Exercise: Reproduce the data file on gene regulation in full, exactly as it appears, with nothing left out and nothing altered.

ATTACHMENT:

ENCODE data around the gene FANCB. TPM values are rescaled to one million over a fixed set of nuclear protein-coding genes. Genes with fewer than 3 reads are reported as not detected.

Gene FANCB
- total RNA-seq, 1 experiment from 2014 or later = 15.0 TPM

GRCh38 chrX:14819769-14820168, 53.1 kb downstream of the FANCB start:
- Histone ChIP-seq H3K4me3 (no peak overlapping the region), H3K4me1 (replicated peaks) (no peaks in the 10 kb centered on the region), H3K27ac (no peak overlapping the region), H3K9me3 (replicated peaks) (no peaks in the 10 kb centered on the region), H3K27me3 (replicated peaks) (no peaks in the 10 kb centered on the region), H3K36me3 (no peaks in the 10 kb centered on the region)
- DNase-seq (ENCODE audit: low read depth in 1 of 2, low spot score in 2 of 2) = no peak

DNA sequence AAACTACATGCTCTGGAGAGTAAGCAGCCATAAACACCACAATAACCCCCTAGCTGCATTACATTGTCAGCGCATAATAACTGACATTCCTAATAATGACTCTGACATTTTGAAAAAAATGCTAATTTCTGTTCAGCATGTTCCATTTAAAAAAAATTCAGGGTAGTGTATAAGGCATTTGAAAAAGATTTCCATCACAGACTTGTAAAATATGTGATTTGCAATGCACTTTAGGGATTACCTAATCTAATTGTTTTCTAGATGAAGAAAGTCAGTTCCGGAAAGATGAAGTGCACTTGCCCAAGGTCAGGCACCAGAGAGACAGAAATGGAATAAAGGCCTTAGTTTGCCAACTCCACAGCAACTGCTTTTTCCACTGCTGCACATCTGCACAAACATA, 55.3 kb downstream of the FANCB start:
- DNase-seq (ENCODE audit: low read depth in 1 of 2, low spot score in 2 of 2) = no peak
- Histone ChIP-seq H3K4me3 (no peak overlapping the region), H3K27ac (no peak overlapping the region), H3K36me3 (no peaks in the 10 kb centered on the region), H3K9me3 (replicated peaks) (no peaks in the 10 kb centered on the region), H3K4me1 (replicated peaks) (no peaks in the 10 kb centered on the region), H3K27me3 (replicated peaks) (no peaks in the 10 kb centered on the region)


ENCODE data around the gene FANCB. TPM values are rescaled to one million over a fixed set of nuclear protein-coding genes. Genes with fewer than 3 reads are reported as not detected.

Gene FANCB
- total RNA-seq, 1 experiment from 2014 or later = 15.0 TPM

GRCh38 chrX:14819769-14820168, 53.1 kb downstream of the FANCB start:
- Histone ChIP-seq H3K4me3 (no peak overlapping the region), H3K4me1 (replicated peaks) (no peaks in the 10 kb centered on the region), H3K27ac (no peak overlapping the region), H3K9me3 (replicated peaks) (no peaks in the 10 kb centered on the region), H3K27me3 (replicated peaks) (no peaks in the 10 kb centered on the region), H3K36me3 (no peaks in the 10 kb centered on the region)
- DNase-seq (ENCODE audit: low read depth in 1 of 2, low spot score in 2 of 2) = no peak

DNA sequence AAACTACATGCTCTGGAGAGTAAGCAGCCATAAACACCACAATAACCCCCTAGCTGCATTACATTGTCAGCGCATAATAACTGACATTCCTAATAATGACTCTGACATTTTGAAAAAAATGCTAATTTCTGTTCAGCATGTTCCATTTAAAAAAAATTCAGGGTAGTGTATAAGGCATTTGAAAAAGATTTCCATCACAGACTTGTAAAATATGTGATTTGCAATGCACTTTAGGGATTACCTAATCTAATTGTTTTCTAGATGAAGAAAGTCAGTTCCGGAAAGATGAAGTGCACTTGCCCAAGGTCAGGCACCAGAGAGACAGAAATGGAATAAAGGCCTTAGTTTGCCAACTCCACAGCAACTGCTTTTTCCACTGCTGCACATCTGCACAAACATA, 55.3 kb downstream of the FANCB start:
- DNase-seq (ENCODE audit: low read depth in 1 of 2, low spot score in 2 of 2) = no peak
- Histone ChIP-seq H3K4me3 (no peak overlapping the region), H3K27ac (no peak overlapping the region), H3K36me3 (no peaks in the 10 kb centered on the region), H3K9me3 (replicated peaks) (no peaks in the 10 kb centered on the region), H3K4me1 (replicated peaks) (no peaks in the 10 kb centered on the region), H3K27me3 (replicated peaks) (no peaks in the 10 kb centered on the region)